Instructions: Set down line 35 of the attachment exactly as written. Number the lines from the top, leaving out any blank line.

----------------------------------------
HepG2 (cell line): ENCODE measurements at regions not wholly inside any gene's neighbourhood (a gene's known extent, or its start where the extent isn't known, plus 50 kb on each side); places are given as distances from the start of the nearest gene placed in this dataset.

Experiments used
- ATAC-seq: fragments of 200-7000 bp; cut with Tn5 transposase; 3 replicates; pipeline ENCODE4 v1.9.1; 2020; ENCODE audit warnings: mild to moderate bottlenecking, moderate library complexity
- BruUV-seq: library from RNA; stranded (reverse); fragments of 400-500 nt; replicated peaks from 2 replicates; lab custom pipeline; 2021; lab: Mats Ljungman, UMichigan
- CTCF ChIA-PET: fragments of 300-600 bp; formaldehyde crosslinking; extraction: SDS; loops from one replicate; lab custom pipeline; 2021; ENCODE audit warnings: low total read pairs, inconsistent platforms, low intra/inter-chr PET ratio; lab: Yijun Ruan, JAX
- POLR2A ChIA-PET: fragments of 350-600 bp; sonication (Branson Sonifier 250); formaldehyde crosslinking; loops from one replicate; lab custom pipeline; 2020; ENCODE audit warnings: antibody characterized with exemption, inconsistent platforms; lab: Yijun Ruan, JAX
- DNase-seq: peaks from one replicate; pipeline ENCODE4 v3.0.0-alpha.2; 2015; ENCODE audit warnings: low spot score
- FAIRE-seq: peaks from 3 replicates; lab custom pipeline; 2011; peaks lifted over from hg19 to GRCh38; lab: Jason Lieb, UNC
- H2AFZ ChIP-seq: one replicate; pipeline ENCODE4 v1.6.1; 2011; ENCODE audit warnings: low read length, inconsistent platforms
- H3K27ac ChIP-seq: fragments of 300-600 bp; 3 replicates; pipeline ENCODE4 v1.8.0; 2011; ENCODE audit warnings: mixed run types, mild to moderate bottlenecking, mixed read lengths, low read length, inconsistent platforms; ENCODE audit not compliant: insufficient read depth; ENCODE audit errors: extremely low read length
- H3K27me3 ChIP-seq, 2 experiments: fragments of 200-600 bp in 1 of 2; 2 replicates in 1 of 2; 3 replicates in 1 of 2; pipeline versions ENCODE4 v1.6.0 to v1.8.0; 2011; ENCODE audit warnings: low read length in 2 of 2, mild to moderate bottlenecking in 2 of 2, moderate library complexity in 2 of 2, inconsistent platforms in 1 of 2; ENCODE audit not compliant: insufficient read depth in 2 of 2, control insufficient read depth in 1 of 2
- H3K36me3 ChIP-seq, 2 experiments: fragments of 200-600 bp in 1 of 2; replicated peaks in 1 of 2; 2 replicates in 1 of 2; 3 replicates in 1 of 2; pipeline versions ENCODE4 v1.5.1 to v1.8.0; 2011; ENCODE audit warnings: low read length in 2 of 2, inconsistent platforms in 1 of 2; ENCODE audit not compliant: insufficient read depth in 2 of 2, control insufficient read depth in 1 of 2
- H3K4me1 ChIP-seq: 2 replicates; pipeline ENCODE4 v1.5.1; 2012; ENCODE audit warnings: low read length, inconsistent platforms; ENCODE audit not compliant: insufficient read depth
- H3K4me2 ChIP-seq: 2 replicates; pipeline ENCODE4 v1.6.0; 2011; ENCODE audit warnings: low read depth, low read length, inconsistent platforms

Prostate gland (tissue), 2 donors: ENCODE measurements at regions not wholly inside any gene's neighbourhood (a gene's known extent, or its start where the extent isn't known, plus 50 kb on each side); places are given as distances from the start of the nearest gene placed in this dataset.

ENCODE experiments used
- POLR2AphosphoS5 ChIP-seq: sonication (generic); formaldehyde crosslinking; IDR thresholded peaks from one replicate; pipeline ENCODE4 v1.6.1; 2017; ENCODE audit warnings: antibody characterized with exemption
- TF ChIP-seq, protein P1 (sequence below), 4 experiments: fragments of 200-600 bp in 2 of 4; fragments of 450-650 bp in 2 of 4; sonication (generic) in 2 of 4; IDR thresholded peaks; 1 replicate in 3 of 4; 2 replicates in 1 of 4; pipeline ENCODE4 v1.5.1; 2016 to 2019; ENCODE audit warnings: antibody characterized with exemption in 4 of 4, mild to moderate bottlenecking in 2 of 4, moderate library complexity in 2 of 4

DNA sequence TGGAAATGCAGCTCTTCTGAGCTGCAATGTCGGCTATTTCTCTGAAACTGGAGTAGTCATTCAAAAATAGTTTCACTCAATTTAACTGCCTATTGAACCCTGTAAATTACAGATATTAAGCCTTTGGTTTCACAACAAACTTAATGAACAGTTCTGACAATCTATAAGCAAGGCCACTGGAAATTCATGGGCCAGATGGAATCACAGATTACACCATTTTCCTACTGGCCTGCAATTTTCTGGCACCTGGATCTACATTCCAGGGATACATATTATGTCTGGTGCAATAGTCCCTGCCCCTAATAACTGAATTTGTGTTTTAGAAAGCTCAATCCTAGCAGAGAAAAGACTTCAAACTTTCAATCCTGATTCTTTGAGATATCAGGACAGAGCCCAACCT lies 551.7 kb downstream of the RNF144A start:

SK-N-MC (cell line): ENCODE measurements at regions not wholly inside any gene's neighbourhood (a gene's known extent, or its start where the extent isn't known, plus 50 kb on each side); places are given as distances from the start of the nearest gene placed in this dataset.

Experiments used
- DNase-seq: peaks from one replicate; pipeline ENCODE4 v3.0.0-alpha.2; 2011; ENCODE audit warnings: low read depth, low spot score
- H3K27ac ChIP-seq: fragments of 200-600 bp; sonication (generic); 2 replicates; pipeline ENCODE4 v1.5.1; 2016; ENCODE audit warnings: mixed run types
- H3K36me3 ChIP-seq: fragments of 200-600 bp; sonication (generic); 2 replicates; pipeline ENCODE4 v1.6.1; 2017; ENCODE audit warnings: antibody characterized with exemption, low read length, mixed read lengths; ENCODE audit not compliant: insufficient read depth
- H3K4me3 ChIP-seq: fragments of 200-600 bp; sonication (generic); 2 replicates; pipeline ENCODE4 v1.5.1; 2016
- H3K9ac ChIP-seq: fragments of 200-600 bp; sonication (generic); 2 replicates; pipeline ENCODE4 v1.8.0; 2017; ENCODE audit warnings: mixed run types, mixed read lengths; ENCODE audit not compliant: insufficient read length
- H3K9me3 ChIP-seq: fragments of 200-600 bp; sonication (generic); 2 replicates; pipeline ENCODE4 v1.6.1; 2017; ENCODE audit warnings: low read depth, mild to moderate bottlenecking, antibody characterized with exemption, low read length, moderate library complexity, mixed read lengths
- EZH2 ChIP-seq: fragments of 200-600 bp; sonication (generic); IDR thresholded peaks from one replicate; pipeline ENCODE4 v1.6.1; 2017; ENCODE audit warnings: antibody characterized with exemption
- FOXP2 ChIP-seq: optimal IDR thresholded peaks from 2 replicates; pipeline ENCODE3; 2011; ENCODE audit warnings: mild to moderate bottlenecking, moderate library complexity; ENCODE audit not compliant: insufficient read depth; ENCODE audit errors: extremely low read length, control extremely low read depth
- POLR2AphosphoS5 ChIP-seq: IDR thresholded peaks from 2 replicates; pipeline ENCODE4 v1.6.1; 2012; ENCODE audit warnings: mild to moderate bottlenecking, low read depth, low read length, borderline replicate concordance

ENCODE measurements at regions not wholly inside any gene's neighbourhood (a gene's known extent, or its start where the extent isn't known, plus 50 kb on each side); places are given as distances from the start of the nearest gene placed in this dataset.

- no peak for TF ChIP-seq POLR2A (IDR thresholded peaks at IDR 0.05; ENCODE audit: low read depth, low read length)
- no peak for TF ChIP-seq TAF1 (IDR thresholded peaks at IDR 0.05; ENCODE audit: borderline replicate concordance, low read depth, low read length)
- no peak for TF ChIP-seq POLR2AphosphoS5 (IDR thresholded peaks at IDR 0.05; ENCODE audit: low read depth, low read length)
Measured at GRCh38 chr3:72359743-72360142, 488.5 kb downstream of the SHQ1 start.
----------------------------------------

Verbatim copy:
Measured at GRCh38 chr3:72359743-72360142, 488.5 kb downstream of the SHQ1 start.